Star Trek (***½)

Posted on May 8th, 2009 in Commentary,Engineerboy,Movie Reviews by EngineerBoy

Boldly Going Again

We saw the new Star Trek movie today (opening night), and it was fantastic.  To give some context, I’m an old geezer and religiously watched the original Star Trek series during its initial run, and many more times in syndication.  I’ve seen the Star Trek movies that included the original cast.  I never really got into any of the subsequent Trek series, films, fanfic, spin-offs, books, conventions, etc, so I’m not a slavish Trek nerd, but I’m an old guard, indigenous Trek fan.

And coming from that perspective, my take is that J.J. Abrams did a great job of refreshing and updating the original Star Trek series with this prequel, and he was both faithful to the original and also daring enough to make changes in what felt to be a near-perfect proportion.  The new cast, playing younger versions of the original characters, do a pitch-perfect job of capturing the essence of their characters without seeming like they are doing imitations. 

The Original Star Trek (TOST) has been around for so long that I was skeptical that it could be refreshed in any meaningful way.  However, this new episode should jump-start a whole new incarnation of the franchise.  I can tell you that I’m excitedly awaiting the next film in this series, after having seen this version once a few hours ago. 

WARNING: Spoiler ahead, don’t read any further if you don’t want to know anything about the plot.
The film starts with a sequence that includes the birth of James T. Kirk, and I have to say that it was so well done that I got a bit misty-eyed.  As the film progresses we see early scenes of many of the main characters, prior to their meeting each other.  Eventually, fate plays a hand and puts *most* of them aboard the Enterprise, albeit not in their familiar roles/ranks, at least not initially.  However, by the end of the film, all of the key characters from TOST are present and accounted for (and in their correct roles).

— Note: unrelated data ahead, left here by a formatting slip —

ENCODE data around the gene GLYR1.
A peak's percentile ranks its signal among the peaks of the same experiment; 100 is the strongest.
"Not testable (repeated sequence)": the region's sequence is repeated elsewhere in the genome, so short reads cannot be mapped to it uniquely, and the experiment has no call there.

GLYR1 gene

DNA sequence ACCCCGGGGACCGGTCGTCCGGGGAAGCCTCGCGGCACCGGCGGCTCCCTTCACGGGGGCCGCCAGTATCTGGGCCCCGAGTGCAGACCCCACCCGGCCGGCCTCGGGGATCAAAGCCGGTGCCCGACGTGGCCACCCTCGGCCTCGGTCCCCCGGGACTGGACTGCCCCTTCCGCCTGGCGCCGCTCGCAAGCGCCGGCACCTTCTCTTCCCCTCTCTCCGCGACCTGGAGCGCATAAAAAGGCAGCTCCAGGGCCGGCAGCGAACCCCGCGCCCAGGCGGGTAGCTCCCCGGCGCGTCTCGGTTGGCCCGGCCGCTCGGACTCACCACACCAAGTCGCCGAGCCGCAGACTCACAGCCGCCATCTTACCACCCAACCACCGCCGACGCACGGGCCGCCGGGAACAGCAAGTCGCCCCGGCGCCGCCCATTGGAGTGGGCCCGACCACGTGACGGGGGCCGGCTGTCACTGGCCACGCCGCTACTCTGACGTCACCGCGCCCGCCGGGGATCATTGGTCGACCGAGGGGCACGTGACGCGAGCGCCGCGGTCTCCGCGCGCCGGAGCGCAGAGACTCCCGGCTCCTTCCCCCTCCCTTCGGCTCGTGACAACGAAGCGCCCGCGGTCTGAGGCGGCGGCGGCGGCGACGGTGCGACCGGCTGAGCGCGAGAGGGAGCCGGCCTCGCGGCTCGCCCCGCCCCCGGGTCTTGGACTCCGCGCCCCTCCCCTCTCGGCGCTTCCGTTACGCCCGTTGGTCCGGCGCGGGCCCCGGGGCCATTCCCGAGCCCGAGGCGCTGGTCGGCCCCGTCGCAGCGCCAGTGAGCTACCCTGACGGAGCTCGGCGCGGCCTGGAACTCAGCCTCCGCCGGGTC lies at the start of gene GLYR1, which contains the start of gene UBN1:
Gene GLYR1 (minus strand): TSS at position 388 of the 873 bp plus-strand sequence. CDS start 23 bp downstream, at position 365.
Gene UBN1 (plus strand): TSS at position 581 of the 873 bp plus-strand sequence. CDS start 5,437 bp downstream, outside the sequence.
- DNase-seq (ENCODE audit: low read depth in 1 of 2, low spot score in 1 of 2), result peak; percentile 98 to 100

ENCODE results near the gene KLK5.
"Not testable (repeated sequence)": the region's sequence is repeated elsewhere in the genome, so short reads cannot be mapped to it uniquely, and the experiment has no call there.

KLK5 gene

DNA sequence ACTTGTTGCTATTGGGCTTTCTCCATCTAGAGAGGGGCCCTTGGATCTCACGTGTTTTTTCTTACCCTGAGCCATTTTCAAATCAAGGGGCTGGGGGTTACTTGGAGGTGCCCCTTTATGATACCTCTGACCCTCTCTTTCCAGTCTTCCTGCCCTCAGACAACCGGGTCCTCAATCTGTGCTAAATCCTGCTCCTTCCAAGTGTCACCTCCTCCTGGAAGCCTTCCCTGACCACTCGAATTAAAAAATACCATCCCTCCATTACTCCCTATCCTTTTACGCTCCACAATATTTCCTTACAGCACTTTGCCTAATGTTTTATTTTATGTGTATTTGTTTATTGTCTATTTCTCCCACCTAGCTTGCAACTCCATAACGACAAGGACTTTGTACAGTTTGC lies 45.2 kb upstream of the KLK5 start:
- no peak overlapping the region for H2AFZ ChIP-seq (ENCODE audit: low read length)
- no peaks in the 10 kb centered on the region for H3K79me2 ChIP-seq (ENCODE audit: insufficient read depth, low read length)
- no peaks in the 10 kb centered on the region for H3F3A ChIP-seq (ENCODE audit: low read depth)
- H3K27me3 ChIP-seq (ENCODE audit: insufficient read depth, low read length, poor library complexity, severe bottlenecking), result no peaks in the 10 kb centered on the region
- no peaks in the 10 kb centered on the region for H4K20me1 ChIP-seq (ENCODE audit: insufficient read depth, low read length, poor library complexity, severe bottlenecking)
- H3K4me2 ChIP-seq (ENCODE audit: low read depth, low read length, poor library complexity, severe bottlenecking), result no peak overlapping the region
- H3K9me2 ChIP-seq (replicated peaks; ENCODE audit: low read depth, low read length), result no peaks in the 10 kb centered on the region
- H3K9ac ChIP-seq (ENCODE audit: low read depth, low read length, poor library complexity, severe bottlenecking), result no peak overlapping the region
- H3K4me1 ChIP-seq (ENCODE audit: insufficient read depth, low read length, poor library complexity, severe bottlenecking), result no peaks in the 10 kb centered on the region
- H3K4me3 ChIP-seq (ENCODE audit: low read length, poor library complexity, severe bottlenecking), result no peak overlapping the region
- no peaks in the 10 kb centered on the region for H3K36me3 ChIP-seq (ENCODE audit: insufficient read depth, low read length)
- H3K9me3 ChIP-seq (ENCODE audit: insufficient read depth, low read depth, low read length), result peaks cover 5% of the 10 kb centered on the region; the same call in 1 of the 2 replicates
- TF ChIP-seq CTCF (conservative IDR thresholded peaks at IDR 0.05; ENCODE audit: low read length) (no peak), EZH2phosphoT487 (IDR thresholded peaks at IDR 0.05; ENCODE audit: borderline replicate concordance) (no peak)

In between there is a reasonably engaging story that involves time travel, the destruction of one character’s home planet, a meetup between a character’s new incarnation and their older self played by the original actor, dealing with a vengeful enemy, and unexpected love blooming.  The action and effects sequences are superbly well-done, and don’t jolt you out of your enjoyment like so many other of Hollywood’s expensive-yet-clumsy digital effects behemoths.  This film is more along the lines of Iron Man, where the effects serve only to enhance the story, never to *be* the story or distract you from the storytelling.

All of the new cast members inhabit their characters fully, and capture the essence of the original characters beautifully.  I didn’t quite buy Chris Pine as Kirk for the first few scenes, but by the end, in my mind, he *was* Kirk – and it’s hard to consider anyone but Shatner as Kirk.  But Pine does a great job with what could have been tragicomic mockery of Shatner’s Kirk.

Zachary Quinto does a great job as Spock, and his character has the most emphasis in the ensemble.  John Cho (yes, Harold from Harold and Kumar) is solid as Sulu, Karl Urban almost seems like DeForest Kelley Junior, Anton Yelchin is suitably non-fluent as Chekov, and Zoe Saldana plays Uhura complete with cat-eyelashes and enough sex appeal (and smarts) to entice a young Vulcan.

Bruce Greenwood plays Christopher Pike, who will be familiar to any TOST fan as the immobile, wheelchair bound, disfigured character from the initial episodes of Trek.  Here he is the elder statesman, dealing with (and educating) his young charges.

There are also familiar faces in various roles.  Winona Ryder plays Spock’s human mother, while Tyler Perry (yes, from Tyler Perry’s This and Tyler Perry’s That) plays a Star Fleet Admiral.  But most enjoyable of all is Simon Pegg as Montgomery Scott.  Yes, Shaun of the Dead is Scotty, and he is hilarious.

The film also manages to include a lot of the catch phrases and conceits of the original series without them seeming forced.  Spock says “Fascinating”.  Bones says “I’m a doctor, not a ____”.  Kirk slouches on one elbow in the captain’s chair, looking pensive.  Scotty has to struggle to deliver more power.  The ensign in the red shirt dies.  Bones calls Spock a green-blooded hobgoblin.  Phasers are set to stun, shields are set to full power, photon torpedoes are fired, and people are beamed all over the place.  In other words, this film *is* Star Trek, and I hope this new incarnation will live long, and prosper.

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